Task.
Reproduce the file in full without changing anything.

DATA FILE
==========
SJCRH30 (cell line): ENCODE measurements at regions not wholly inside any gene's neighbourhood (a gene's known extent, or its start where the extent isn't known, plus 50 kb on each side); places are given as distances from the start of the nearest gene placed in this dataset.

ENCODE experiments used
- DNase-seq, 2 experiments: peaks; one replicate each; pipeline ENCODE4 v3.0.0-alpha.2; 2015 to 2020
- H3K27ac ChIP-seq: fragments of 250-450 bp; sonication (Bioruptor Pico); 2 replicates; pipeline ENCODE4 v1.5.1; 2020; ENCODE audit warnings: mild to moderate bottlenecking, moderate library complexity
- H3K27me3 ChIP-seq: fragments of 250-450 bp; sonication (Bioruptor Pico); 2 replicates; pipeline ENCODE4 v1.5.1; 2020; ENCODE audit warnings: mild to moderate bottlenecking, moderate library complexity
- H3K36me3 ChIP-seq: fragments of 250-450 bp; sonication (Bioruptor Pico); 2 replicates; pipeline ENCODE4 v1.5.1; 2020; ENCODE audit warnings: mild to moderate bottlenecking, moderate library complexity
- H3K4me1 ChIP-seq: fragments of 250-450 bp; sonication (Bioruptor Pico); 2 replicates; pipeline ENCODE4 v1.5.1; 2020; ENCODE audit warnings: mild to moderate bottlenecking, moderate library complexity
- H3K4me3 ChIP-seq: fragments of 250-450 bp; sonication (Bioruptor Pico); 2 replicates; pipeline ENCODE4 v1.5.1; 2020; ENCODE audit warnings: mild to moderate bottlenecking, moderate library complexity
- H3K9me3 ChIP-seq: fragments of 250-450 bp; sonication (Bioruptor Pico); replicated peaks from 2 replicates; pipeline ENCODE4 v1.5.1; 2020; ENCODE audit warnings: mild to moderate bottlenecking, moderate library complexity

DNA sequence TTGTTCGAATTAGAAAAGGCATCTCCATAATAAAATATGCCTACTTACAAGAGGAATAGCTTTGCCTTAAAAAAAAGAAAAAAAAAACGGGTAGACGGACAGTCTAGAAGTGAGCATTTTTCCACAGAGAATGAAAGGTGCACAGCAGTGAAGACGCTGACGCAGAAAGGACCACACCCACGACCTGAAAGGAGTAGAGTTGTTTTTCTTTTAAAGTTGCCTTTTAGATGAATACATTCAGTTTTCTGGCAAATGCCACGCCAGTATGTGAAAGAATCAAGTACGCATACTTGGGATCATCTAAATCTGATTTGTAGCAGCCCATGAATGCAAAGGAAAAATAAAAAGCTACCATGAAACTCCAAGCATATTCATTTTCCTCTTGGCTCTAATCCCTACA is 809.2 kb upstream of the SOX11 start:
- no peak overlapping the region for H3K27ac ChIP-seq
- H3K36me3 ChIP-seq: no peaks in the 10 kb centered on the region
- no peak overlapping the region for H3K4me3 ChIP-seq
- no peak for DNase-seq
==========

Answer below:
SJCRH30 (cell line): ENCODE measurements at regions not wholly inside any gene's neighbourhood (a gene's known extent, or its start where the extent isn't known, plus 50 kb on each side); places are given as distances from the start of the nearest gene placed in this dataset.

ENCODE experiments used
- DNase-seq, 2 experiments: peaks; one replicate each; pipeline ENCODE4 v3.0.0-alpha.2; 2015 to 2020
- H3K27ac ChIP-seq: fragments of 250-450 bp; sonication (Bioruptor Pico); 2 replicates; pipeline ENCODE4 v1.5.1; 2020; ENCODE audit warnings: mild to moderate bottlenecking, moderate library complexity
- H3K27me3 ChIP-seq: fragments of 250-450 bp; sonication (Bioruptor Pico); 2 replicates; pipeline ENCODE4 v1.5.1; 2020; ENCODE audit warnings: mild to moderate bottlenecking, moderate library complexity
- H3K36me3 ChIP-seq: fragments of 250-450 bp; sonication (Bioruptor Pico); 2 replicates; pipeline ENCODE4 v1.5.1; 2020; ENCODE audit warnings: mild to moderate bottlenecking, moderate library complexity
- H3K4me1 ChIP-seq: fragments of 250-450 bp; sonication (Bioruptor Pico); 2 replicates; pipeline ENCODE4 v1.5.1; 2020; ENCODE audit warnings: mild to moderate bottlenecking, moderate library complexity
- H3K4me3 ChIP-seq: fragments of 250-450 bp; sonication (Bioruptor Pico); 2 replicates; pipeline ENCODE4 v1.5.1; 2020; ENCODE audit warnings: mild to moderate bottlenecking, moderate library complexity
- H3K9me3 ChIP-seq: fragments of 250-450 bp; sonication (Bioruptor Pico); replicated peaks from 2 replicates; pipeline ENCODE4 v1.5.1; 2020; ENCODE audit warnings: mild to moderate bottlenecking, moderate library complexity

DNA sequence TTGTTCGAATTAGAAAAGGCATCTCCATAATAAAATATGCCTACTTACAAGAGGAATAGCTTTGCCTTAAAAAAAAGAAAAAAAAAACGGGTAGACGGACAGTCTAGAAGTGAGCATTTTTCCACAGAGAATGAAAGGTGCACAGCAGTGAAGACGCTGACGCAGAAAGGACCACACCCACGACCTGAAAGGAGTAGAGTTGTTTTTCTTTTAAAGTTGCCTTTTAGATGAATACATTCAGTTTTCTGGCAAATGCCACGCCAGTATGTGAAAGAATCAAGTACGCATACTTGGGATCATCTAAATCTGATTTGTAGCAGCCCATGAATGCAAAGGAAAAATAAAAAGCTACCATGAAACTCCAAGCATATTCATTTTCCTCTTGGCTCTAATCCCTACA is 809.2 kb upstream of the SOX11 start:
- no peak overlapping the region for H3K27ac ChIP-seq
- H3K36me3 ChIP-seq: no peaks in the 10 kb centered on the region
- no peak overlapping the region for H3K4me3 ChIP-seq
- no peak for DNase-seq